Edna St. Vincent Millay

I, being born a woman and distressed
By all the needs and notions of my kind,
Am urged by your propinquity to find
Your person fair, and feel a certain zest
To bear your body’s weight upon my breast:
So subtly is the fume of life designed,
To clarify the pulse and cloud the mind,
And leave me once again undone, possessed.
Think not for this, however, the poor treason
Of my stout blood against my staggering brain,
I shall remember you with love, or season
My scorn with pity, —let me make it plain:
I find this frenzy insufficient reason
For conversation when we meet again.

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2 Responses to Edna St. Vincent Millay

  1. shinichi says:

    I, Being born a Woman and Distressed (Sonnet XLI)

    by Edna St. Vincent Millay

    (1892 – 1950)

  2. shinichi says:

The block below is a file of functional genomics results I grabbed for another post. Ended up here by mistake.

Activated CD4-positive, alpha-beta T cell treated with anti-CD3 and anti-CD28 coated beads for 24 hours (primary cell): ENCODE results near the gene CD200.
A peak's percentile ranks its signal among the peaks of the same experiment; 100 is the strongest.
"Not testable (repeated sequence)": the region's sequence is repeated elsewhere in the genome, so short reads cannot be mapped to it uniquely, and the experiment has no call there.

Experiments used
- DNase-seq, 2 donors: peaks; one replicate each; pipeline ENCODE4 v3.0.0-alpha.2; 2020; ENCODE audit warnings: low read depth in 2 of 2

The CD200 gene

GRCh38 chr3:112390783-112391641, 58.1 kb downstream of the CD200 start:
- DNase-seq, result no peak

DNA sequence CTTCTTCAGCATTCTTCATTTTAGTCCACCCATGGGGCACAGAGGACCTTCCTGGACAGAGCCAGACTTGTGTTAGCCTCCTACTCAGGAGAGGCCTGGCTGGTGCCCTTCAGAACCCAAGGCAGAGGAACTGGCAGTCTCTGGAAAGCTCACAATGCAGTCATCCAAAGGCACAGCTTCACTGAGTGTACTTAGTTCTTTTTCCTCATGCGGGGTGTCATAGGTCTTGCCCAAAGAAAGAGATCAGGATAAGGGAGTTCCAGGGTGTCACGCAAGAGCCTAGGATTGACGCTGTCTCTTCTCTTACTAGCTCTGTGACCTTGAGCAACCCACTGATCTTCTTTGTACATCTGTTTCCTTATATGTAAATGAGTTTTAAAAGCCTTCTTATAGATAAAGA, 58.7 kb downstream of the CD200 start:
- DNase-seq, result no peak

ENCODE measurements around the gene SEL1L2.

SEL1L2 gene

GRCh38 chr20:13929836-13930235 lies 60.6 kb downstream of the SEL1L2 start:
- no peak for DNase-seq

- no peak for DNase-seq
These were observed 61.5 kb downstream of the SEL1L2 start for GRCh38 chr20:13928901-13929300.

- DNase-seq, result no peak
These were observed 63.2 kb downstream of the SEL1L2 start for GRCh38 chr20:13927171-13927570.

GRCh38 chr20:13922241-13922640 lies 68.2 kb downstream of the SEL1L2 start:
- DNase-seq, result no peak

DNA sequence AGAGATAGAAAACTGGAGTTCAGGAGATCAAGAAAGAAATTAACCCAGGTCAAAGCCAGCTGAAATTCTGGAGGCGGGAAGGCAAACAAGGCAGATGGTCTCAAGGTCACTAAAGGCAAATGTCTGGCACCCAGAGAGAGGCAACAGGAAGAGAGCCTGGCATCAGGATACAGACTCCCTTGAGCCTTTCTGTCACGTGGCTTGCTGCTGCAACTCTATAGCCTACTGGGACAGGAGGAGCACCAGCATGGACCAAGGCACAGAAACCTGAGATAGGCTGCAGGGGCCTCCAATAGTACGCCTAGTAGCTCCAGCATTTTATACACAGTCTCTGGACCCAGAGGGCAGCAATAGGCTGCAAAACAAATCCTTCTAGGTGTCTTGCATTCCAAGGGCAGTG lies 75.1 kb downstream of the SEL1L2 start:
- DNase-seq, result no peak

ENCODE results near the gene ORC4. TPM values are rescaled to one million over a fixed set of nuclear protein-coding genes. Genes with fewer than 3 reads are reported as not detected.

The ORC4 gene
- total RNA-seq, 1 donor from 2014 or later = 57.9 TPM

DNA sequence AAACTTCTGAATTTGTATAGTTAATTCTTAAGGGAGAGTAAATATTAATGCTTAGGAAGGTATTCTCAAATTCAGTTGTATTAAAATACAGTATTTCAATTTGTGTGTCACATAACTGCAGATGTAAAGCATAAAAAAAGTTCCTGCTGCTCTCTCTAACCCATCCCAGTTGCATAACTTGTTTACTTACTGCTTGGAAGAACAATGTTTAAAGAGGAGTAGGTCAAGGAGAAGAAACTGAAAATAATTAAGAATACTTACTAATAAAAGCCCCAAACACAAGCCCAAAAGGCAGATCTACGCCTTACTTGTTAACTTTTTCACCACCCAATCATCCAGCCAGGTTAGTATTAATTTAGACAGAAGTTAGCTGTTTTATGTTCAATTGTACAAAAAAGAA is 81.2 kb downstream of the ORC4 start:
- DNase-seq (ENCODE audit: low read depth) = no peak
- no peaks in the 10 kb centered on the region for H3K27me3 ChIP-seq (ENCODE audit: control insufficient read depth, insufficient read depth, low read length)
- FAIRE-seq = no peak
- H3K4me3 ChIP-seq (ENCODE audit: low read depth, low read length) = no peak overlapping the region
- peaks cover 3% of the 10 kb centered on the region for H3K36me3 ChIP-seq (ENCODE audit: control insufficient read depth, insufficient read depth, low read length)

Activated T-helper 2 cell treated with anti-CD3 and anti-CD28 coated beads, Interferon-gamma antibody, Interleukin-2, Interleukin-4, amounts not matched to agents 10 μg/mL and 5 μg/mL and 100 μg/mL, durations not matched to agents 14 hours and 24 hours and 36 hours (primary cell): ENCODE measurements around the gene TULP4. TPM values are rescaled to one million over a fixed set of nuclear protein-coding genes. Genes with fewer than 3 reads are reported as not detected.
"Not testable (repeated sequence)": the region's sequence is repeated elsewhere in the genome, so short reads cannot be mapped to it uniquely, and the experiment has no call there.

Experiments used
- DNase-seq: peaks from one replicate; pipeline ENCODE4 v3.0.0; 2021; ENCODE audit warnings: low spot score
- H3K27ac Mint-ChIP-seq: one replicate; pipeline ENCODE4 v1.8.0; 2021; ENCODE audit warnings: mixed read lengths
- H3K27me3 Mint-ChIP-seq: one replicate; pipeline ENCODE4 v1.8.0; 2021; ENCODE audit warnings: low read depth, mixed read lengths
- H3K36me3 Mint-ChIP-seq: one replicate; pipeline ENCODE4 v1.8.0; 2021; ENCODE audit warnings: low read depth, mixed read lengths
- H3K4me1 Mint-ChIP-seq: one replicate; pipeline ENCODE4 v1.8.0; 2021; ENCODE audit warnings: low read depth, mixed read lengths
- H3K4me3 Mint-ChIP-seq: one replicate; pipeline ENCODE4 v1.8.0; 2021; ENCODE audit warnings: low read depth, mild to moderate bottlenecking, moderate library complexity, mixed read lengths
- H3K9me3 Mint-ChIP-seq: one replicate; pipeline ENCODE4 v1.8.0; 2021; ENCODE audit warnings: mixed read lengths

Sonnet

    Wikipedia

    https://en.wikipedia.org/wiki/Sonnet

    A sonnet is a poem in a specific form which originated in Italy; Giacomo da Lentini is credited with its invention.

    The term sonnet is derived from the Italian word sonetto (from Old Provençal sonet a little poem, from son song, from Latin sonus a sound). By the thirteenth century it signified a poem of fourteen lines that follows a strict rhyme scheme and specific structure. Conventions associated with the sonnet have evolved over its history. Writers of sonnets are sometimes called “sonneteers”, although the term can be used derisively.

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